I like weddings. I've been in many and attended a whole lot more. But there are things about weddings that can cause consternation for Singles. One of them being . . . .
The Dreaded Bouquet Toss.
Allllllllllllright, it's time for all the Siiiiiiiiiiiiiiiiiiingle Laaaaaaaaaadies to come out on the dance floor for the bouuuuuuuuuuuuuquet toss!!!!!!!!!!!!!!
Oh no, you are too late. The strains of "Single Ladies" fill the room as all the teenagers, 20-something young single women, and little girls rush to the dance floor, while you try to avoid eye contact with any one.
"Hey, you! You're single, why aren't you going up there?" someone shouts at you.
"Haha, right," you chuckle, inwardly wincing. You shouldn't have to explain why you aren't hurling yourself up there.
Because the fact is that you have stood there waiting to catch the bouquet too many times. You've caught too many of them. You've had your turn fake fighting for the best position to catch it. You know how to look like you are participating but actually avoid any possibility of catching the bouquet. You know how to grab the nearest little girl and use her as a shield between you and that horrible bunch of flowers, hurtling through space, ready to smack you in the head.
Okay, it's not really that bad. I don't mind if brides throw their bouquets. As long as I'm not forced to participate.
But, you sputter, aren't all women born just dying to catch that bouquet some day? As blogger Tiffany Olsen put it,
"Have you ever actually looked at a group of women waiting to catch the bouquet? It's how I imagine cows look as they're waiting to get slaughtered. There's a bit of curiosity in their eyes, (Who will catch it? Probably the tall girl.) but mostly a sense of dread because everyone forced you to participate by pointing at you and yelling, 'You're single! You have to try catching the bouquet! YOU'RE NOT MARRIED!'" (Read the rest of her blog post at Taking Back Tiffany.)
What is the bouquet toss really? Apparently, the history behind it is that female guests used to chase the bride, trying to get a piece of the wedding dress for good luck. (No wonder wedding dresses are so huge, gotta have enough material so that you can survive people stealing pieces from it). So of course, while the bride is trying to escape these maniacal unmarried women, she throws her bouquet of flowers at them.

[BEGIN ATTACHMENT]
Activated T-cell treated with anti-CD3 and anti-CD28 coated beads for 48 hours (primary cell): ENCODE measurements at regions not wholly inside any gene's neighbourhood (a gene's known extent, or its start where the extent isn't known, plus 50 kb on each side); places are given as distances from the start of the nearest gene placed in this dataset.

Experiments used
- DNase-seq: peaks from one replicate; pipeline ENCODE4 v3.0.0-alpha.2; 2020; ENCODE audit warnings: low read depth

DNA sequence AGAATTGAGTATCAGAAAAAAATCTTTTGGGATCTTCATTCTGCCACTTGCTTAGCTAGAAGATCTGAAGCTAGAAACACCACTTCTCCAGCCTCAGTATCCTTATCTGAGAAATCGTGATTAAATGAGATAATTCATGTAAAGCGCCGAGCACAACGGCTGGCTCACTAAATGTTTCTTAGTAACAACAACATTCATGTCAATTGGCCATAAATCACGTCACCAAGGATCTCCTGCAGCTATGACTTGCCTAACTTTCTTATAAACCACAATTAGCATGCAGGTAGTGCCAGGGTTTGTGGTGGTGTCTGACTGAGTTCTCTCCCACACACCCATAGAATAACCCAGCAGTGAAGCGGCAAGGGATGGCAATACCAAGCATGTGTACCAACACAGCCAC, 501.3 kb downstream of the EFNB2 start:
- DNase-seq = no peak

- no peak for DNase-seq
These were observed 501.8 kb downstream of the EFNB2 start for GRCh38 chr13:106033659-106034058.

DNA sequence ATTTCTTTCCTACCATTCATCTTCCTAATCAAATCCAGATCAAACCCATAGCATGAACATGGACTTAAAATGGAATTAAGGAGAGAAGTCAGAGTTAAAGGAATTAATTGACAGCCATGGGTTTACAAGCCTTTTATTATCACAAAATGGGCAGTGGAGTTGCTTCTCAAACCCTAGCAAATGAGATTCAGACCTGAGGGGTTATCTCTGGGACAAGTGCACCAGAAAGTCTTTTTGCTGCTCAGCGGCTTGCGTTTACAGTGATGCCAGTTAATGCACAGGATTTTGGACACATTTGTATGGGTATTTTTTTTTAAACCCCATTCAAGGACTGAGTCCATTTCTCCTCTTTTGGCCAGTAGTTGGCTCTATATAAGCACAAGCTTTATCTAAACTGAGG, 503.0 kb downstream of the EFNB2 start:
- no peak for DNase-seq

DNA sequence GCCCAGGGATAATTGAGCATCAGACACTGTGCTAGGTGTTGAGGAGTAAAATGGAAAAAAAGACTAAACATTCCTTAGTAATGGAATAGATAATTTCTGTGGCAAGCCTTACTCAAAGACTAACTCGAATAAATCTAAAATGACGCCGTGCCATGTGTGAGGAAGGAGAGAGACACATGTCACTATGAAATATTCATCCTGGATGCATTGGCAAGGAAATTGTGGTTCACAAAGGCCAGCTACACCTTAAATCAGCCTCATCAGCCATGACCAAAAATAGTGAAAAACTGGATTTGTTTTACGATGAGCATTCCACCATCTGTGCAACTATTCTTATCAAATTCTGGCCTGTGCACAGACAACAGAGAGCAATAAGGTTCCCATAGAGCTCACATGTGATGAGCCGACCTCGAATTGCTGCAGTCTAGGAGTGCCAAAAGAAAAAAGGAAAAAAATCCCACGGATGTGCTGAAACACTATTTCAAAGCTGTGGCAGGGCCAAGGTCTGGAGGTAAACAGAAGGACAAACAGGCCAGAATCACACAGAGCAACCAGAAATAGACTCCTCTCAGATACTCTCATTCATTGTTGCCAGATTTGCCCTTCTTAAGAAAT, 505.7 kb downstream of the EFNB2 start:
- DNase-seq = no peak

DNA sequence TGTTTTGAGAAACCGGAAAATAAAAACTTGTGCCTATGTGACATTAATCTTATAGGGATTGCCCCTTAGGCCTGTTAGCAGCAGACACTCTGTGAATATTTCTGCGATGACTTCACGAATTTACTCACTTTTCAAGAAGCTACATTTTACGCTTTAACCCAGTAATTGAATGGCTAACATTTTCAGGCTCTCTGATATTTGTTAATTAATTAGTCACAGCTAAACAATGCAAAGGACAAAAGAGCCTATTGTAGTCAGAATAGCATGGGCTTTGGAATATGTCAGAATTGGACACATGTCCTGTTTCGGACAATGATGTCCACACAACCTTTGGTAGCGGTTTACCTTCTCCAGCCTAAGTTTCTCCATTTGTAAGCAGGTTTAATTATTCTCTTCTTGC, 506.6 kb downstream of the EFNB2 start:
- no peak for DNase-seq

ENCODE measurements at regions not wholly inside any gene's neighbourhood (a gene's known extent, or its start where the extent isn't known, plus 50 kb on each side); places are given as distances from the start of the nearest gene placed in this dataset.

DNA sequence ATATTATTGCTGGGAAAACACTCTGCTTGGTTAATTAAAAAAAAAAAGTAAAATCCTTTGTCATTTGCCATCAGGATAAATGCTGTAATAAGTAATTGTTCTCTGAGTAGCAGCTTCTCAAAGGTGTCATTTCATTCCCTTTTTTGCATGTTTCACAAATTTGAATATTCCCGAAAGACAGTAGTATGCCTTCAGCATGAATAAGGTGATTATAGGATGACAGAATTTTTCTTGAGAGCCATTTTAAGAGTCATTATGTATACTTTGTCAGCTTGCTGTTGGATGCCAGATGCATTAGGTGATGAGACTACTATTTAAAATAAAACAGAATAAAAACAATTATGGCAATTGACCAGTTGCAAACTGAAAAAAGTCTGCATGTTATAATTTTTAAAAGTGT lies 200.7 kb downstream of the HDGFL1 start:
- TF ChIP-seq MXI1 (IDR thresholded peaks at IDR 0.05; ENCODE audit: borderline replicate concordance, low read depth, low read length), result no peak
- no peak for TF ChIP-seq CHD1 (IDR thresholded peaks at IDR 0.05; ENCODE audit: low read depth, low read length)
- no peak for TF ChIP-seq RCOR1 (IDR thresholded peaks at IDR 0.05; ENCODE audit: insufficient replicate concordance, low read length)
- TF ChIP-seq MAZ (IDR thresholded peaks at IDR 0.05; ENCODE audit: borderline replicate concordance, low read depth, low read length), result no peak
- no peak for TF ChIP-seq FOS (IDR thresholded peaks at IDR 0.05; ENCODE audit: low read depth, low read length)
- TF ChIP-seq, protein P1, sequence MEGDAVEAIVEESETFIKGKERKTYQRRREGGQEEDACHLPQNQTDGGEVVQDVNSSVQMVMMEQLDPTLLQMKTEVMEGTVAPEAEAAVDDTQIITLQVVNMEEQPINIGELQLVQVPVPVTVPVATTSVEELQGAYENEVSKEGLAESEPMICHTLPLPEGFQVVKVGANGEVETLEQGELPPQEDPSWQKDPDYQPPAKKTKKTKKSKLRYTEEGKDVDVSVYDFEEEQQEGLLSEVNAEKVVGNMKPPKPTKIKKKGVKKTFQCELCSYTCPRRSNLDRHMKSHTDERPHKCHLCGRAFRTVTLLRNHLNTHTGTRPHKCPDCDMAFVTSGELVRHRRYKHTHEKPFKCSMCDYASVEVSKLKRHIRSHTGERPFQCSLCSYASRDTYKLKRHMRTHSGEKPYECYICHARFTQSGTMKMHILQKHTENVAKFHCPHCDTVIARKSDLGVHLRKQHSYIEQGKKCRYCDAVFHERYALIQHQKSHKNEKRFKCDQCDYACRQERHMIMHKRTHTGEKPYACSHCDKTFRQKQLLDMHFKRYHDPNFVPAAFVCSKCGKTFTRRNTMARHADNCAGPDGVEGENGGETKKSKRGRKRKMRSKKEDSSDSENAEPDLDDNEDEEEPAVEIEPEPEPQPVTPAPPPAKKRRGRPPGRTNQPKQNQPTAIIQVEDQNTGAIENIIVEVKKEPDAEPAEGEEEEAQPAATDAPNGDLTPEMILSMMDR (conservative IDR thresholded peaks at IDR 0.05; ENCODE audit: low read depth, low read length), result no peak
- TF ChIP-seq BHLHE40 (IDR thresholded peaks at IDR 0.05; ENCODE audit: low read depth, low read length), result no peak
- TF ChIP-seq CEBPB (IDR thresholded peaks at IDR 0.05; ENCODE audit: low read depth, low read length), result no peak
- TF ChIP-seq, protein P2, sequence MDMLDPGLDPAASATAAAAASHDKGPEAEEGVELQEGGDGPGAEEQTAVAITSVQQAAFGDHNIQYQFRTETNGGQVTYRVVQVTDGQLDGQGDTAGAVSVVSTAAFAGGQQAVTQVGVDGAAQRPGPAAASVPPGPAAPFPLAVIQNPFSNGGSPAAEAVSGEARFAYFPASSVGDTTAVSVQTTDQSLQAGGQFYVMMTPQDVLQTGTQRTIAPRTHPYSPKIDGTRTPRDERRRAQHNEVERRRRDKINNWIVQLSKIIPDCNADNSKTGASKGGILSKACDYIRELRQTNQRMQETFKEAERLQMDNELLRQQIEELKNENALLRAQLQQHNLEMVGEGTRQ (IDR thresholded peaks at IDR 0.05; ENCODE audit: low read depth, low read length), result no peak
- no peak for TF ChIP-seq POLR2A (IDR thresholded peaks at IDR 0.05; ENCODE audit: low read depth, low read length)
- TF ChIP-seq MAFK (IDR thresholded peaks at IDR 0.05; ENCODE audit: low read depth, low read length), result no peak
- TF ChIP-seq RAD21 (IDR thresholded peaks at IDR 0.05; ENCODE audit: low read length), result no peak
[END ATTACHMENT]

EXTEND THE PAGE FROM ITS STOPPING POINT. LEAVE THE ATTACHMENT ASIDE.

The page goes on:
Of course now we are much more civilized and refrain from ripping the dress off of the bride. So what is the purpose of the Toss? Other than the whole "whoever catches the bouquet will get married next" thing.
Let's think about this. We get all of the single women at the wedding to stand in a group, separated from everyone else. Meanwhile, all the single guys can see who the single girls are and figure out which one intrigues them. (The reverse is true for the garter toss).
It's a matchmaking ploy. You just got married - now you must help make more people get married!!!
I'm not really that cynical. It is a tradition that a lot of people like to follow. And some people enjoy catching it. There was a bouquet toss at the wedding I attended this weekend. Many of the bride's friends got in on the action and it looked like they had a lot of fun. I enjoyed watching them.
But here's the thing. Weddings are this crazy mix of fun and difficulty for Singles. I love celebrating with my friends and family. I'm so happy for whoever it is that is getting married.
But there is nothing like a wedding to remind a single person that he/she is single. Do I get a plus one? If I do, do I take one with me? Who? Where am I going to sit at the ceremony? Where are they going to stick me at the reception? (Please, please, not the single table - more on this next week). Will anyone be willing to dance with me? You get the idea. So having a moment when I have to walk out in front of everyone, declaring that, yes, I'm still very single, and have a magic marriage bouquet thrown at me, is a little rough.
And so I don't want to be involved in the Toss. It feels awkward and embarrassing. I'd rather focus on why I'm happy to be at the wedding. I mean, how long am I supposed to participate in these things? Will you stop bugging me when I'm 40, 60, 90?
So please, the next time you see me (or any one else for that matter) going the opposite direction when the bouquet is tossed, don't ask me why I'm not participating. Don't try to convince me to go up there. I'm more than happy to be like you and just enjoy the spectacle as a spectator.
And it can be a spectacle. Here are some examples of bouquet tossing craziness that we can all laugh at.
I grew up watching Dr. Quinn Medicine Woman. This is the bouquet tossing scene from the wedding episode. My mom, sister, and I thought this scene was so lame and we always made fun of it when we watched this episode.
Sometimes, the Toss becomes a knock-down, drag-out fight.
And even when your aim is perfect, sometimes the guests just don't cooperate.
When all else fails, throw a cat instead.
The author's friend stood in front of the single women and "shared that she does not believe in luck. She believes we are all blessed and worthy of love. Instead of one woman leaving the reception a "winner" and feeling special, she wanted each single woman to leave feeling special. One by one, she went down the line giving each of us two roses from her bouquet. She spoke blessings and words of encouragement over our lives as she went along."
I thought that was pretty cool. Happy tossing.